- The nucleus contains almost all of the mass of an atom, as it cotains protons and neutrons.
- The nucleus of an atom contains all of the positive charge.
- The electrons orbit outside the nucleus.
- Electrons are negatively charged.
- Atomic number = number of protons in the nucleus.
- Mass number = number of protons and neutrons in the nucleus.
- Number of neutrons = mass number - atomic number.
- Number of electrons = number of protons (in a neutral atom)
Isotopes and Ions
- Isotopes are atoms with the same number of protons but different number of neutrons.
- Isotopes of an element have the same chemical properties, as they have the same electron arangement.
- Ions are formed when atoms gain or lose elctrons.
- E.g. An atom Cl has 17 electrons, a Cl- ion has gained one electron.
Relative Atomic Mass and Relative Isotopic Mass
Relative Atomic Mass
- Average mass of an atom relative to 1/12 of the mass of a carbon-12 atom.
- To calculate relative atomic mass, add together (mass number x percentage/100).
- 75% of Cl atoms have a mass number of 35
- 25% of Cl atoms have a mass number of 37
- Average mass of a Cl atom = (mass no x percent/100) + (mass no x percent/100)
= (35 x 75/100) + (37 x 25/100)
Relative Isotopic Mass
- Mass of a particular isotope relative to 1/12 of the mass of a carbon-12 atom.
- An orbital is a region that can hold up to two electrons with opposite spins.
- Orbitals have different shapes called - s, p, d and f.
- S orbitals are spherical in shape and come in sets of one.
- P orbitals are hour - glass shaped and come in stes of three.
- D orbitals come in sets of five which can hold up to 10 electrons.
E.g. Iron - 26 electrons - 1s2 2s2 2p6 3s2 3p6 4s2 3d6
Successive Ionisation Energies
Successive Ionisation Energies
- Energy change when one mole of electrons is removed from one mole of gaseous positively charged ions.
- In an element, successive ionisation energies get bigger because the emaining electrons are held more tightly by the unchanged nuclear charge.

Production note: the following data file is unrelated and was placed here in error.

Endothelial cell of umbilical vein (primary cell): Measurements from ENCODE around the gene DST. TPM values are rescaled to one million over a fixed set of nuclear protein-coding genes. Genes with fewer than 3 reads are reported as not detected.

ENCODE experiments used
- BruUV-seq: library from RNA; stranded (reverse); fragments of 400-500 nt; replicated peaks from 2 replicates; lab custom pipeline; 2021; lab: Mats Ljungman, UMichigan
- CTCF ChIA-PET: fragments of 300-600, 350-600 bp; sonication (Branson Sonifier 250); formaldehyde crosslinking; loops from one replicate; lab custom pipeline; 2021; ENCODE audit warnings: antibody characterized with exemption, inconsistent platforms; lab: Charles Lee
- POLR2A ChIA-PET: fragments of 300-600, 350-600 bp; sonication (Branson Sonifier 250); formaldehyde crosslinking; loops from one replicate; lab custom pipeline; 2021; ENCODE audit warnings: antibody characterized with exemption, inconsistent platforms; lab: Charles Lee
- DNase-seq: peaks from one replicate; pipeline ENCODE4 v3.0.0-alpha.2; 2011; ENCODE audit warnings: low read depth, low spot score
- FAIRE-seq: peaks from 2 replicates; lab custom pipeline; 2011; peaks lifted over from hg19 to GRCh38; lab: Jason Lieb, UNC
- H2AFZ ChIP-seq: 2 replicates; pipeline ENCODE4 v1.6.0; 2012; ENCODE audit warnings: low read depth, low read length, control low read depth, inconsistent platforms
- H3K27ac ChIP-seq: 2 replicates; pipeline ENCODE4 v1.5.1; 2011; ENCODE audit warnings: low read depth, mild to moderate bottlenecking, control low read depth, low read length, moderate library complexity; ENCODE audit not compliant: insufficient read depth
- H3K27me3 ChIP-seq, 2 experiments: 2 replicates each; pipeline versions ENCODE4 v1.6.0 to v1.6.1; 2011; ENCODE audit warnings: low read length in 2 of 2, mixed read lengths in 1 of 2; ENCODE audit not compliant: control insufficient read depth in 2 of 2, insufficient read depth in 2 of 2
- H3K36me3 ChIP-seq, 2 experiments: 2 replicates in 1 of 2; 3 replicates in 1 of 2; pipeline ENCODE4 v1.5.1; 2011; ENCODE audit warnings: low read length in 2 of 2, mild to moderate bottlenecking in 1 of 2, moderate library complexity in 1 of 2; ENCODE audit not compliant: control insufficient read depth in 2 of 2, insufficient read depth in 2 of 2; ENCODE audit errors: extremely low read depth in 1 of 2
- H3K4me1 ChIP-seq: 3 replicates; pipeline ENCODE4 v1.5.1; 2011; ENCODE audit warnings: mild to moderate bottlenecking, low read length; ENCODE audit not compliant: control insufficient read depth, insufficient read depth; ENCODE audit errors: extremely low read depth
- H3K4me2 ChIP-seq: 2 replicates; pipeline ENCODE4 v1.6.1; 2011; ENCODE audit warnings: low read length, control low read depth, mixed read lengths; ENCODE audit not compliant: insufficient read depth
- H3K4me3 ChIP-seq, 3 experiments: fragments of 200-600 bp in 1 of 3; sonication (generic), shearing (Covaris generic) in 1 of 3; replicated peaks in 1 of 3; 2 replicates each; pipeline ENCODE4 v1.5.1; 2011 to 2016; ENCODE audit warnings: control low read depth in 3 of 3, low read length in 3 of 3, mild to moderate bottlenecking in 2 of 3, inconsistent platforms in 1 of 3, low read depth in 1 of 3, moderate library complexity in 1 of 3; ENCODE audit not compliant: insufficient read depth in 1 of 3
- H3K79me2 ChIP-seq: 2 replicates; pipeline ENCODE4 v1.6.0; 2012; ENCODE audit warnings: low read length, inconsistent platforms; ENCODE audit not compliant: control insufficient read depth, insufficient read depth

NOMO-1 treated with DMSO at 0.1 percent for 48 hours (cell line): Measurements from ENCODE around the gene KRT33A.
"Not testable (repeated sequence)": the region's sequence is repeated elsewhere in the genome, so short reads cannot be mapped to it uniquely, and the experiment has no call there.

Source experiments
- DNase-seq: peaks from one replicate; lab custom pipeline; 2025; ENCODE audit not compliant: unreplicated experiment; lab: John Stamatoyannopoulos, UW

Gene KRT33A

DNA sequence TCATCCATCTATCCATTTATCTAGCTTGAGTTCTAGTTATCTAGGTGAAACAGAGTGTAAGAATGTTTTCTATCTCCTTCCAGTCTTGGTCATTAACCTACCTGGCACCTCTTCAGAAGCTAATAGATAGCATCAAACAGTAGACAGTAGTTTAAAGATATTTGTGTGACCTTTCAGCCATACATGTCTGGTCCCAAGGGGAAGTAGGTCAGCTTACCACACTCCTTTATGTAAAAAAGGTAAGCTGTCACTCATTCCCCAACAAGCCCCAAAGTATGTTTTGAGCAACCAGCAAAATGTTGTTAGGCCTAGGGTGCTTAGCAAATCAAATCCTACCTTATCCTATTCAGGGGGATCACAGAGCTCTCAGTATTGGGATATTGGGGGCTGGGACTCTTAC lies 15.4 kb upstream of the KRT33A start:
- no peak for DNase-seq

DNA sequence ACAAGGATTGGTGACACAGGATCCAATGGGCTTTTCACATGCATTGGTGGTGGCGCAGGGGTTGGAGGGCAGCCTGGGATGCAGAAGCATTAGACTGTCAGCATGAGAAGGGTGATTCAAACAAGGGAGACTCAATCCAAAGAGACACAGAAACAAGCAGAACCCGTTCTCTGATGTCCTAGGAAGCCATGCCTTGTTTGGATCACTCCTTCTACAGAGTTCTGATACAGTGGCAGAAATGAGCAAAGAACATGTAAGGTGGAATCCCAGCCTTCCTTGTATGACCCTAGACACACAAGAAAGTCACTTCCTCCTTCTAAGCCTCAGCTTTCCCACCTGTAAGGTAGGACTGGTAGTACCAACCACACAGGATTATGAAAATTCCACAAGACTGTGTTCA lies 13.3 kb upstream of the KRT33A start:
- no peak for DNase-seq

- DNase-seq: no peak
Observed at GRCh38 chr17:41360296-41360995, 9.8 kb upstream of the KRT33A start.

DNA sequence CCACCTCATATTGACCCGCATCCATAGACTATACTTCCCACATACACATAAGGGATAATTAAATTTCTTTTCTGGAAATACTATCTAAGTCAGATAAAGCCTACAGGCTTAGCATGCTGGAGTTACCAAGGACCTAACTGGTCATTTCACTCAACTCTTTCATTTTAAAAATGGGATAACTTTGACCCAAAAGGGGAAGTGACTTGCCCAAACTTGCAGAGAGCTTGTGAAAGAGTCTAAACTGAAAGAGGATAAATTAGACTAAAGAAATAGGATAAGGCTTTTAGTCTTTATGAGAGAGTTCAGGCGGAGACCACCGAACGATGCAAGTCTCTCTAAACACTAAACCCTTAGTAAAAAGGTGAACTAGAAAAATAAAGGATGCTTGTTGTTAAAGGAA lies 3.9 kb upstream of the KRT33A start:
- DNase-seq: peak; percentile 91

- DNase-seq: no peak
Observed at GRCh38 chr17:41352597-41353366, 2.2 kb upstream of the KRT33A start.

First Ionisation Energy
- Energy change when one mole of electrons is removed from one mole of gaseous atoms.
- M(g) -----> M+(g) + e-
- Ionisation is easier if :
- The nuclear charge is smaller.
- The electron is further away from the nucleus.
- There is more shielding.
First Ionisation Energies - First 20 Elements
- First ionisation energy shows periodicity.
Factors affecting the size of ionisation energy
- The size of that attraction will be governed by:
- The charge on the nucleus.
- The distance of the electron from the nucleus.
- The number of electrons between the outer electrons and the nucleus (shielding).
- Whether the electron is on its own in an orbital ( paired electrons are easier to remove).
The Pattern in Periods 2 and 3
- Why the ionisation energy increases:
- There is an increasing number of protons in the nuceus.
- The increasing nuclear charge, drags the outer electrons in closer to the nucleus.
Trends in ionisation energy down a group
- There is a bigger number of protons.
- But, the shielding and nuclear radius overcomes the nuclear charge.
- Li -1s22s11st I.E. = 519 kJ mol-1
- Na -1s22s22p63s11st I.E. = 494 kJ mol-1
Blocks in the Periodic Table
- The s block is group 1 and 2.
- The p block is group 3 and 8.
- The d block is between the s and p blocks.